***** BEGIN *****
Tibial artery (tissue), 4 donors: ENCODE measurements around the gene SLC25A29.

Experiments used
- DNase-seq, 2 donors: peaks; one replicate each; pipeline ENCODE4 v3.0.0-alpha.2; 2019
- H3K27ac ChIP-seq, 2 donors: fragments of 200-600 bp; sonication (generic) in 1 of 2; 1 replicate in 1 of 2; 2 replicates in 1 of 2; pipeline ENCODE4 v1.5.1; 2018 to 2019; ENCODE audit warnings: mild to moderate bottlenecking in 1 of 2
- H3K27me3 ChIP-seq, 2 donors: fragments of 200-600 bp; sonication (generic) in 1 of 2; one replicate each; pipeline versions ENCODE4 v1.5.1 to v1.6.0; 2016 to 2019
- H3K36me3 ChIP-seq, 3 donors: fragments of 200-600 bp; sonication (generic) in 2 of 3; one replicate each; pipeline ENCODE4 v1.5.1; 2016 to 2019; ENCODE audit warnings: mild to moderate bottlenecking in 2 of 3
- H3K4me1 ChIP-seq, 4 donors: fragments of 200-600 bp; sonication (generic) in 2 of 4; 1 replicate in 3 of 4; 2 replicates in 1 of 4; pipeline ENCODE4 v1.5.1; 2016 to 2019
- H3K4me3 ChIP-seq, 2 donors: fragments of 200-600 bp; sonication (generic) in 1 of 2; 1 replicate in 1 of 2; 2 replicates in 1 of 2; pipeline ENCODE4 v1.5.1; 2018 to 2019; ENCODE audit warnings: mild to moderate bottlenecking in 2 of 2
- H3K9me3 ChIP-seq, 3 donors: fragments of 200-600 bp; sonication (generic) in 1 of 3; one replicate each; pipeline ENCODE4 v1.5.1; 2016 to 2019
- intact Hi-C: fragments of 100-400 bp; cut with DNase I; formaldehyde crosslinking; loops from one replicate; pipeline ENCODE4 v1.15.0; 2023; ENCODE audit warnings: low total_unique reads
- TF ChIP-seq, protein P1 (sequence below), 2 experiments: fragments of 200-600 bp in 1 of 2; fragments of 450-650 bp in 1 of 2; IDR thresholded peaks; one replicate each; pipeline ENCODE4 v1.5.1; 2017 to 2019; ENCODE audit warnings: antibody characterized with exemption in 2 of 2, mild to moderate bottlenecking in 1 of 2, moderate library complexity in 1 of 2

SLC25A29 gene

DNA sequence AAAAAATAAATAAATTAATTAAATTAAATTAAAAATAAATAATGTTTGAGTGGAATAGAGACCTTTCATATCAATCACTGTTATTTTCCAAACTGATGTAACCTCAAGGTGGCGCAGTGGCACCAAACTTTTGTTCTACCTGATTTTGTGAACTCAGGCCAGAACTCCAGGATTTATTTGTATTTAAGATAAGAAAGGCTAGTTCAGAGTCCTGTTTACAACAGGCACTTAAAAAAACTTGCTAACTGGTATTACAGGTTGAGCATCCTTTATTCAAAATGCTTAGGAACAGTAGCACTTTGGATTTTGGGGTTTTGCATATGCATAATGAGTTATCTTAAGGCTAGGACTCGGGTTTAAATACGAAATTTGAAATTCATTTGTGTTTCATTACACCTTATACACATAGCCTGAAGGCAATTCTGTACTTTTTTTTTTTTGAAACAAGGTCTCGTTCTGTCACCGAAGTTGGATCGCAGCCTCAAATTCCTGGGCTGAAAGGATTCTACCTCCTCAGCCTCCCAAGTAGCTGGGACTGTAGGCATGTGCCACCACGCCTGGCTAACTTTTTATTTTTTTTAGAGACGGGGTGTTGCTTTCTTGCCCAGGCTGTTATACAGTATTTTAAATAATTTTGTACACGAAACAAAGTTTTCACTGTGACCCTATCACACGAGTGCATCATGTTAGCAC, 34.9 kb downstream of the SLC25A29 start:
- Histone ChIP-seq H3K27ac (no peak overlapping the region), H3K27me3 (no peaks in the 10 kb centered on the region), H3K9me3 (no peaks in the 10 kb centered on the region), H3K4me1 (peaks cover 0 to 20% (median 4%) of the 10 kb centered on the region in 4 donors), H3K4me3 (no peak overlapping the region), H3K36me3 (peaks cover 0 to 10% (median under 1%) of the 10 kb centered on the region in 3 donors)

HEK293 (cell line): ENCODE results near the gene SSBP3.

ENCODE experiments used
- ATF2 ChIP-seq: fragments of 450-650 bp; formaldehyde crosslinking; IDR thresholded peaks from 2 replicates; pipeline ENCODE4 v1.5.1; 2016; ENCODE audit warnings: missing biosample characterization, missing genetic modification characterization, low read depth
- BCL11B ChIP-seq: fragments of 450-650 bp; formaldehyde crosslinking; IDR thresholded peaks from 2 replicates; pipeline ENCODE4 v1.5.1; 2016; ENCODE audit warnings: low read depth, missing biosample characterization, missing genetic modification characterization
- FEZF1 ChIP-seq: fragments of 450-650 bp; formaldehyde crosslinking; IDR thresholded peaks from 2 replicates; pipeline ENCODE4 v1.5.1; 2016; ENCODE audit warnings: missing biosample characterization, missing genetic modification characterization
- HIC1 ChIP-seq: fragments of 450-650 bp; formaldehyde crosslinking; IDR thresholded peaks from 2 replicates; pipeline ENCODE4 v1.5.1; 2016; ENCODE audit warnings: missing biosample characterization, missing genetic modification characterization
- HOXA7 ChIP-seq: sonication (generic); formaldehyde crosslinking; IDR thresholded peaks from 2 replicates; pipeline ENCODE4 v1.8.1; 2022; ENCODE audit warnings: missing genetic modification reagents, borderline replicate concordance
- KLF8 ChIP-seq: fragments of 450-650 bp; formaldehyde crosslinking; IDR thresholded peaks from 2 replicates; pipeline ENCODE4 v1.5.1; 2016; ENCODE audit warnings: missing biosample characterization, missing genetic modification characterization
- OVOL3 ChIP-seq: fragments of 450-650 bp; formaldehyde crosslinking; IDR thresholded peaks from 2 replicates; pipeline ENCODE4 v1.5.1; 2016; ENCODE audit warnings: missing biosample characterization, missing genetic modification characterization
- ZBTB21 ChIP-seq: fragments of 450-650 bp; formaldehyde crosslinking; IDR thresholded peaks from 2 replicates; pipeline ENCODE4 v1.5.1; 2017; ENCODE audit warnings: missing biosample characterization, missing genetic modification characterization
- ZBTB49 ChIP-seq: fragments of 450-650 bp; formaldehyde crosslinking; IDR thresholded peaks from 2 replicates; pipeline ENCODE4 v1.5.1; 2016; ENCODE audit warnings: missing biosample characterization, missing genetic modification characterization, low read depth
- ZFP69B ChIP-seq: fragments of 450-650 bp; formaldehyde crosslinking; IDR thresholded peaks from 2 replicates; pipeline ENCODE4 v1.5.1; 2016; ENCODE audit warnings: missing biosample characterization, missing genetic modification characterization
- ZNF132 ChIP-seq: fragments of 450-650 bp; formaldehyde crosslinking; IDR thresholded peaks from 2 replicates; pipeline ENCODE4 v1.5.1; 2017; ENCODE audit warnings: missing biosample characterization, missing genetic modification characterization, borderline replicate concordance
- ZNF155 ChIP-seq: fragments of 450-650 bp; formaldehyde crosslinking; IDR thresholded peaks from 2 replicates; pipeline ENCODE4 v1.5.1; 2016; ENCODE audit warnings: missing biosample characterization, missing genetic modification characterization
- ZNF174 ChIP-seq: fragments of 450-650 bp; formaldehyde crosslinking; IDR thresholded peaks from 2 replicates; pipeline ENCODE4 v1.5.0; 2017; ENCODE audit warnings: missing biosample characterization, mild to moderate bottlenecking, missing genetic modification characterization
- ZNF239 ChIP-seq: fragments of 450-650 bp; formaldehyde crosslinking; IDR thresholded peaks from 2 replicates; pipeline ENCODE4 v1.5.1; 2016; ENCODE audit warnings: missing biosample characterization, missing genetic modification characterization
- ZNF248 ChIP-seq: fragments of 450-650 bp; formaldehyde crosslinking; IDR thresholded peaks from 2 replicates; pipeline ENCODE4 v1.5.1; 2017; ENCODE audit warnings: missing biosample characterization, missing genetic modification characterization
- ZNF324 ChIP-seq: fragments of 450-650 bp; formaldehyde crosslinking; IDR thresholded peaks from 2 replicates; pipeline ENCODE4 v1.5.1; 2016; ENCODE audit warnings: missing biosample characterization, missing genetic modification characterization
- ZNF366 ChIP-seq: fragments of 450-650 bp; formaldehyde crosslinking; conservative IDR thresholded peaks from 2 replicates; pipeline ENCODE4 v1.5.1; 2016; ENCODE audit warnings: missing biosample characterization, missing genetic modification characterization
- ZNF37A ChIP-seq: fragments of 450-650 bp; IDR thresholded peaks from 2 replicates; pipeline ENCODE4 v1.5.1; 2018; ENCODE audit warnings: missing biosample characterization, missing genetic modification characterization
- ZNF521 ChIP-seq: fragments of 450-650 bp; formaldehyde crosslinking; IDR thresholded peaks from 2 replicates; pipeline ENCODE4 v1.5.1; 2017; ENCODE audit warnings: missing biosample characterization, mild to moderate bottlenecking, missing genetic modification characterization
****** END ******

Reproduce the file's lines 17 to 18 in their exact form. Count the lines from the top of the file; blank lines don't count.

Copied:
- ATF2 ChIP-seq: fragments of 450-650 bp; formaldehyde crosslinking; IDR thresholded peaks from 2 replicates; pipeline ENCODE4 v1.5.1; 2016; ENCODE audit warnings: missing biosample characterization, missing genetic modification characterization, low read depth
- BCL11B ChIP-seq: fragments of 450-650 bp; formaldehyde crosslinking; IDR thresholded peaks from 2 replicates; pipeline ENCODE4 v1.5.1; 2016; ENCODE audit warnings: low read depth, missing biosample characterization, missing genetic modification characterization